Panama Leaks may have exposed many an offshore account, but the scandal has yet again exposed the deep fault lines within Pakistan’s politics and governance. As long as the outrage over Panama Leaks keeps revolving around the “Get Nawaz” campaign, it will remain a politicised affair whose outcome may ultimately be decided on political and not legal grounds. At this stage, the scandal reeks of politics whose end objective is not to get rid of the rot within the system but to get rid of the man atop the system. If this were to eventually happen, it may benefit the opposition but it will not benefit the country as a whole.
Except if it does. And there is only one proper way to do so: prove legally that a wrong has been done and that wrong implicates the top man. Proving this would entail a thorough professional investigation into the allegations. It will entail following the money trail, establishing how and when it was sent abroad and which laws were violated when and by whom. Such an investigation would expose the deep structural weaknesses within the system and expose inadequacies of state institutions like the FIA, NAB, the FBR and the police. It would also lay bare the thorough incompetence of the State in combating white-collar crime. In fact, the findings if done properly may go a step further and show to us not just how incompetent our officialdom is in such matters, but how it is often complicit in these crimes.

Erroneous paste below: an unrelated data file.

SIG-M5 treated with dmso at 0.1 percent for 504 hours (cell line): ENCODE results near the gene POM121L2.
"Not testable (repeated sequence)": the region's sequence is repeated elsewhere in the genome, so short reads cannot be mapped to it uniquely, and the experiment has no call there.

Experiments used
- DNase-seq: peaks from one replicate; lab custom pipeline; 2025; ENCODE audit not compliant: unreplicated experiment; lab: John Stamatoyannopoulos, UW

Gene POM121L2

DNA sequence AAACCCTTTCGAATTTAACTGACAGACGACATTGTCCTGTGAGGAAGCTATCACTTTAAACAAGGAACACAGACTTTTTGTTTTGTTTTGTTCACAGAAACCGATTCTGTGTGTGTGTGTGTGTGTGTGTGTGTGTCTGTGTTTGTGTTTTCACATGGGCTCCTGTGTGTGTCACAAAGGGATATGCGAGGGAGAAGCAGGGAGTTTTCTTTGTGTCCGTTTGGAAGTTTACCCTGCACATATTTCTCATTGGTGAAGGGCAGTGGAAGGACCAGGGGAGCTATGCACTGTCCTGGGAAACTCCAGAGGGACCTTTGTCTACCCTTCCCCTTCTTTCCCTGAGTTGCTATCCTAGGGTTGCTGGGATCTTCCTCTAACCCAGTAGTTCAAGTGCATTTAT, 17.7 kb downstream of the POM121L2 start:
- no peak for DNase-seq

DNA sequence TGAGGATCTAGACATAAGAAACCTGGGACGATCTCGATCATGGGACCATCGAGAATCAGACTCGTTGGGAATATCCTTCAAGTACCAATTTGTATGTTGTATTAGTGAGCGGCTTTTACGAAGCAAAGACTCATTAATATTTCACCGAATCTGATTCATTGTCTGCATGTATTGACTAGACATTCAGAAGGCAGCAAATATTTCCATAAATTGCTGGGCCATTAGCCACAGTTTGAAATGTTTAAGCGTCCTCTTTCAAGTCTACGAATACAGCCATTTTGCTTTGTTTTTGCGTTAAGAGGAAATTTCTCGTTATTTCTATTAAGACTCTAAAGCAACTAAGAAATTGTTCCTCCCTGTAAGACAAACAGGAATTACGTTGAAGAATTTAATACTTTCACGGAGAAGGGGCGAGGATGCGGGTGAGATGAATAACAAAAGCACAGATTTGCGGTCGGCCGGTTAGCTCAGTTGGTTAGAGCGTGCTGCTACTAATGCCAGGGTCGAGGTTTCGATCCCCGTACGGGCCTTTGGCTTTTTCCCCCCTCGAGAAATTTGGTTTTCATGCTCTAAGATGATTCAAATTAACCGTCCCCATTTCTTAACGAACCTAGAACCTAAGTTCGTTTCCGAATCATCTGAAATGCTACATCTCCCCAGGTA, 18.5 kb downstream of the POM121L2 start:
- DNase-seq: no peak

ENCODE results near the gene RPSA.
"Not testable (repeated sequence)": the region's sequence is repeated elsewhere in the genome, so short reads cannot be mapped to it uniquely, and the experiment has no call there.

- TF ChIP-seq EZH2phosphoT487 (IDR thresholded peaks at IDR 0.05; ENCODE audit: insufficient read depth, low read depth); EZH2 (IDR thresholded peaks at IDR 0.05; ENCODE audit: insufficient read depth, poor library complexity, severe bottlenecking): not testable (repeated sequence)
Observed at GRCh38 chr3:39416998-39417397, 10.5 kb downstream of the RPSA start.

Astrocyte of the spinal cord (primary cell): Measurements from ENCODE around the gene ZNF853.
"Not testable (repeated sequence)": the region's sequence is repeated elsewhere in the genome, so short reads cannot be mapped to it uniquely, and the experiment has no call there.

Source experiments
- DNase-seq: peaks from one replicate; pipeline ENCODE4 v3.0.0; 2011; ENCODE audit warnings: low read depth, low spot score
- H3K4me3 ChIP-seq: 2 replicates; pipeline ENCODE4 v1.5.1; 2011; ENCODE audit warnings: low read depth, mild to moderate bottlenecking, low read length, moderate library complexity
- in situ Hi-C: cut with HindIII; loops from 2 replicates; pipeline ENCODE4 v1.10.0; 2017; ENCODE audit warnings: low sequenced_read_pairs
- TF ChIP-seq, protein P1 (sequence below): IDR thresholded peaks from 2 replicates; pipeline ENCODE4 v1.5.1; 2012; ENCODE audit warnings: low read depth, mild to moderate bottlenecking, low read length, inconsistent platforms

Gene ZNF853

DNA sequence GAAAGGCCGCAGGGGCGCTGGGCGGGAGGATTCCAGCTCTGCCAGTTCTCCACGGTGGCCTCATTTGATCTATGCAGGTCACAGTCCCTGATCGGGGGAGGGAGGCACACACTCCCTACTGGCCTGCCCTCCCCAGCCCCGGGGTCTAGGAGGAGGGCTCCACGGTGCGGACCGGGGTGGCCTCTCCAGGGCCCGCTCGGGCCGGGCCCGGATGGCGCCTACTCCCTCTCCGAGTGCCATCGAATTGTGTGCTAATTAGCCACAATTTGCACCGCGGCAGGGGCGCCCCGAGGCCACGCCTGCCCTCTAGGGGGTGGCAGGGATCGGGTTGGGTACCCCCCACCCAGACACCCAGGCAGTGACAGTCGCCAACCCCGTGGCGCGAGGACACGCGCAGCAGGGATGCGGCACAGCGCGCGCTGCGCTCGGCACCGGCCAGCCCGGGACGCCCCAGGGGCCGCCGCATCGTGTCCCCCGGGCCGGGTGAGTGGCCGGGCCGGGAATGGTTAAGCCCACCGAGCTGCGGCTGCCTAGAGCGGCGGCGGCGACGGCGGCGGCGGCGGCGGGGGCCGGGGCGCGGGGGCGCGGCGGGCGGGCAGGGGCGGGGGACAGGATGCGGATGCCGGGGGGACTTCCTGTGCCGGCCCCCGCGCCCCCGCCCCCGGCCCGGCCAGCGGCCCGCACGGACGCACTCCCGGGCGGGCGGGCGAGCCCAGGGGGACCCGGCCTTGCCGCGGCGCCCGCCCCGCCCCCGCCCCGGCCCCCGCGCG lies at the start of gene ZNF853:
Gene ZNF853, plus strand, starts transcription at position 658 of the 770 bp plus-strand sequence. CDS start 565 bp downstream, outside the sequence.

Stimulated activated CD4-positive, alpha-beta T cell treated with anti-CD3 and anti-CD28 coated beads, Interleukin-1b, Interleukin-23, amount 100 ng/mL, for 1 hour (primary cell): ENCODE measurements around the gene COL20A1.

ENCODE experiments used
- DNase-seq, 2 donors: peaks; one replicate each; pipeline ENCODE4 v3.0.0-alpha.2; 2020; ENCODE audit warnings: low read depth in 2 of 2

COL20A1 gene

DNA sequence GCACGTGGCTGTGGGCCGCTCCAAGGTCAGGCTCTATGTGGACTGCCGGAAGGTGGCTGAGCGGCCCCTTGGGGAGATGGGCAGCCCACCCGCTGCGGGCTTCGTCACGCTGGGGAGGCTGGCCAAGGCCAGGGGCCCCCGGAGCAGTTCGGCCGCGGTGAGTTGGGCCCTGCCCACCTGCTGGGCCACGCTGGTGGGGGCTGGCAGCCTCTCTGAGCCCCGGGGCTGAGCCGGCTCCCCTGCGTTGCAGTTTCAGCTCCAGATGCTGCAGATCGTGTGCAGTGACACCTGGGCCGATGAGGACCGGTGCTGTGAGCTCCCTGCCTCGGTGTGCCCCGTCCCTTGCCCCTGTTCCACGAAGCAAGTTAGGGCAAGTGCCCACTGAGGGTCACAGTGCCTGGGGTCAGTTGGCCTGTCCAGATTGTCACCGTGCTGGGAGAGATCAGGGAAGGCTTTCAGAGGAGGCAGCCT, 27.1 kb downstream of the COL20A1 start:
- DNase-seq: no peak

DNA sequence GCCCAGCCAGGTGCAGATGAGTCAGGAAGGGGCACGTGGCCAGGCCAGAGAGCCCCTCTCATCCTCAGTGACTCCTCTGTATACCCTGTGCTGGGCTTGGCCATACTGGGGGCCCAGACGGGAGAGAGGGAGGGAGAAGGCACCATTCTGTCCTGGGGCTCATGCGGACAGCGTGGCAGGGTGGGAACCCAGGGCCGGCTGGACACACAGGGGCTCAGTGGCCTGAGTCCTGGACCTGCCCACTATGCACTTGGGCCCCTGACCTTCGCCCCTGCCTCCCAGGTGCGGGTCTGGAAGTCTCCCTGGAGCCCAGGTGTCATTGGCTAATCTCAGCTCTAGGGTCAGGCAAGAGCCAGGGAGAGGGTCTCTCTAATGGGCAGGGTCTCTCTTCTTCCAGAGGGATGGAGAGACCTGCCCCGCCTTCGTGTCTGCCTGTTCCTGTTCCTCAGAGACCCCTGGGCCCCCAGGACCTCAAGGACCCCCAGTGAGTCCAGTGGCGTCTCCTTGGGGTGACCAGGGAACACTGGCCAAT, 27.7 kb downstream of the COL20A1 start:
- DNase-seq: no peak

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This however can only happen if we tackle the Panama Leaks as an indictment not just of one man, or one family, but of a system that has been used and abused for decades by the rapacious elite to amass fortunes. But what to do when the rapacious elite themselves are the ones mandated to reform the system? What to do when the system — rot and all — is held hostage to the whims of those who benefit from the rot? Is there anybody who does not know the blatant inadequacies of the system? Is there anyone who is not aware of the limitations of the FIA, NAB, the FBR and the police as long as these state institutions remain subservient to the whims of their political bosses? Is there any sane thinking Pakistani who has not called for a thorough reform of these institutions?